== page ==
Taylor Swift, Zac Brown Band Top Albums and Airplay Charts

Christmas Music Makes Its Last Stand

Taylor Swift's Red refuses to budge from the peak of Billboard's country albums chart, an eminence it has enjoyed for 10 continuous weeks.

But on the airplay chart, the Zac Brown Band's "Goodbye in Her Eyes" replaces last week's champ, Justin Moore's "Til My Last Day."

Credit the Twelve Days of Christmas for the wealth of holiday music still on the Billboard country charts the final week of 2012.

Every one of the week's six new songs has a seasonal theme. From Blake Shelton we have "There's a New Kid in Town" with Kelly Clarkson (No. 44), "The Christmas Song" (No. 52) and "The Very Best Time of the Year" with Trypta-Phunk (No. 54).

From Scotty McCreery: "Jingle Bells" (No. 53) and "Let It Snow" (No. 59). And from Hunter Hayes: "Go Tell It on the Mountain" (No. 60).

Christmas albums remaining on the chart are Lady Antebellum's On This Winter's Night (No. 11), Shelton's Cheers, It's Christmas (No. 13), Christmas With Scotty McCreery (No. 14) and Willie Nelson's The Classic Christmas Album (No. 66).

Six albums return to the chart: the self-titled Thomas Rhett (No. 59), Rodney Atkins' Take a Back Road (No. 63), Jake Owen's Endless Summer EP (No. 67), Jerrod Niemann's Free the Music (No. 68), Lauren Alaina's Wildflower (No. 71) and the self-titled Edens Edge (No. 75).

The No. 2 through No. 5 albums are Jason Aldean's Night Train, Carrie Underwood's Blown Away, Florida Georgia Line's Here's to the Good Times and Little Big Town's Tornado.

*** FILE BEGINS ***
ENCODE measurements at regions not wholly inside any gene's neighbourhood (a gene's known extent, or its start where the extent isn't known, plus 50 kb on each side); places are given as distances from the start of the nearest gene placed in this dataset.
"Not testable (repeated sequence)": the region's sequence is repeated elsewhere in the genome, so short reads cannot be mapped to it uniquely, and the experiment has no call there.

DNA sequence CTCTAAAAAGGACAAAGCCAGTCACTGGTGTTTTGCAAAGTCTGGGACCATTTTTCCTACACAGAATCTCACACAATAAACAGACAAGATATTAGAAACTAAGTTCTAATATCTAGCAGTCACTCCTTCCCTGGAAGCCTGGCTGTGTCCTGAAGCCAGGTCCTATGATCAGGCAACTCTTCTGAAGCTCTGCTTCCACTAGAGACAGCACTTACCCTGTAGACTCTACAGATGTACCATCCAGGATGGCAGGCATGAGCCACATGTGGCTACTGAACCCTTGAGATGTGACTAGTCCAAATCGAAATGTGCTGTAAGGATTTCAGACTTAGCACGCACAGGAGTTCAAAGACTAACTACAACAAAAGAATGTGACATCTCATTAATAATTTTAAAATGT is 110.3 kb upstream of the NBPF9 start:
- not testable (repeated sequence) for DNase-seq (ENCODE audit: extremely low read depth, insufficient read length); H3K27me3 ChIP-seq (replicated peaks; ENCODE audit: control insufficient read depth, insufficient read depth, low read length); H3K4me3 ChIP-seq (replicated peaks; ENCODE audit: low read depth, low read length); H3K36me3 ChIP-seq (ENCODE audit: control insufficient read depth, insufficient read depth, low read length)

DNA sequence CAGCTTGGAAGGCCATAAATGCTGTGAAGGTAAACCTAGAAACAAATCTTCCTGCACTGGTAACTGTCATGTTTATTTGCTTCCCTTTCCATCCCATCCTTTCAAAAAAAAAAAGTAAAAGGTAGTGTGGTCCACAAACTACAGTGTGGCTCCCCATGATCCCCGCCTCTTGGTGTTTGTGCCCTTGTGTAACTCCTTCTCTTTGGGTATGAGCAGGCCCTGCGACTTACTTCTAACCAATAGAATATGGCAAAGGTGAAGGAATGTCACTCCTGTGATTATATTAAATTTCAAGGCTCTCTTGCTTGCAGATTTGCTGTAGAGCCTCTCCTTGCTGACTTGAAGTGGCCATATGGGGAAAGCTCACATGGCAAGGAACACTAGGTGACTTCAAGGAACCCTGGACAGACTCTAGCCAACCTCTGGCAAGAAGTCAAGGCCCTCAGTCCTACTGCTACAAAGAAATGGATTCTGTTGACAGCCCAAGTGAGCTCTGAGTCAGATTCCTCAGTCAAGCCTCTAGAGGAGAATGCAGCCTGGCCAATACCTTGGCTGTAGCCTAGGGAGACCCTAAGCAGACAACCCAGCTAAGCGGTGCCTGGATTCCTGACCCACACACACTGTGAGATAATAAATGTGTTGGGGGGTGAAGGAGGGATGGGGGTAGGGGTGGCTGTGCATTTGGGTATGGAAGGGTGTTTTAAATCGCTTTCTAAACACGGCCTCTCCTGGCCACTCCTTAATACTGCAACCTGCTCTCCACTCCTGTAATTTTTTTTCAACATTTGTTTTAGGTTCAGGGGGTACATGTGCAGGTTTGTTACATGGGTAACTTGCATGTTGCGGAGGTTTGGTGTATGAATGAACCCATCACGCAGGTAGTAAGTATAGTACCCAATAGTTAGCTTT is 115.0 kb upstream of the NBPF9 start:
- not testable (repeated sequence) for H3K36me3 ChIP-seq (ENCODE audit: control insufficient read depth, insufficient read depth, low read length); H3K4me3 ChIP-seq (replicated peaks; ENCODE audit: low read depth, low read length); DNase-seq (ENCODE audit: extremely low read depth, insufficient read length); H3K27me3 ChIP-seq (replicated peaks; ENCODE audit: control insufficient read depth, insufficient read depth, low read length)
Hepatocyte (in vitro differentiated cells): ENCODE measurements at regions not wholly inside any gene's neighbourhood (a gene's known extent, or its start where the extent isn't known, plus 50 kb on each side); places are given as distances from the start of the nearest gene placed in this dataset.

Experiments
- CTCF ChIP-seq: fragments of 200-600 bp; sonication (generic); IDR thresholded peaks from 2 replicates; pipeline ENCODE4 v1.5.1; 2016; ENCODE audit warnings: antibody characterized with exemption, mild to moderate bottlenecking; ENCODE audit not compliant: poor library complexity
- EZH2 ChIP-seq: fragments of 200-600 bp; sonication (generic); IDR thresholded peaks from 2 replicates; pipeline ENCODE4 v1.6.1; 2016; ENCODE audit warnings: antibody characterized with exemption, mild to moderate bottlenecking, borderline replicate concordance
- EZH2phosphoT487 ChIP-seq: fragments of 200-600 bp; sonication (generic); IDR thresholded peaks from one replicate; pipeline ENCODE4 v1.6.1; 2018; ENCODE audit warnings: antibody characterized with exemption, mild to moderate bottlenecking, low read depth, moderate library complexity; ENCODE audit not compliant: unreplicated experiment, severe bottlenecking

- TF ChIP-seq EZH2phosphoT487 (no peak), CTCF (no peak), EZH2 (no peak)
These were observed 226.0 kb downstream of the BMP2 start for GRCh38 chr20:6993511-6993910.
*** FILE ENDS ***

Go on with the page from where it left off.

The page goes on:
Following "Goodbye in Her Eyes" in the Top 5 songs cluster are Moore's "Til My Last Day," Florida Georgia Line's "Cruise," Kip Moore's "Beer Money" and Kip Moore's "How Country Feels," in that order.

On Dec. 30, 1950 -- 62 years ago -- a new song entered Billboard's country songs chart. It would eventually spend 12 weeks there, two of them at No. 1, and become a landmark in America's musical history.

The song was pop star Patti Page's rendition of Pee Wee King and Redd Stewart's "The Tennessee Waltz."

In a 1981 interview, Page told me that Jerry Wexler -- then a reviewer for Billboard and later a major producer and partner in Atlantic Records -- recommended she cut the song after he heard bandleader Erskine Hawkins' version.

She took Wexler's advice and recorded it as the "B" side of a song she thought would be a big Christmas hit, "Boogie Woogie Santa Claus." The people thought otherwise and in so thinking gave Page a Christmas gift that lasted for life.

Patti Page died on New Year's Day at the age of 85.

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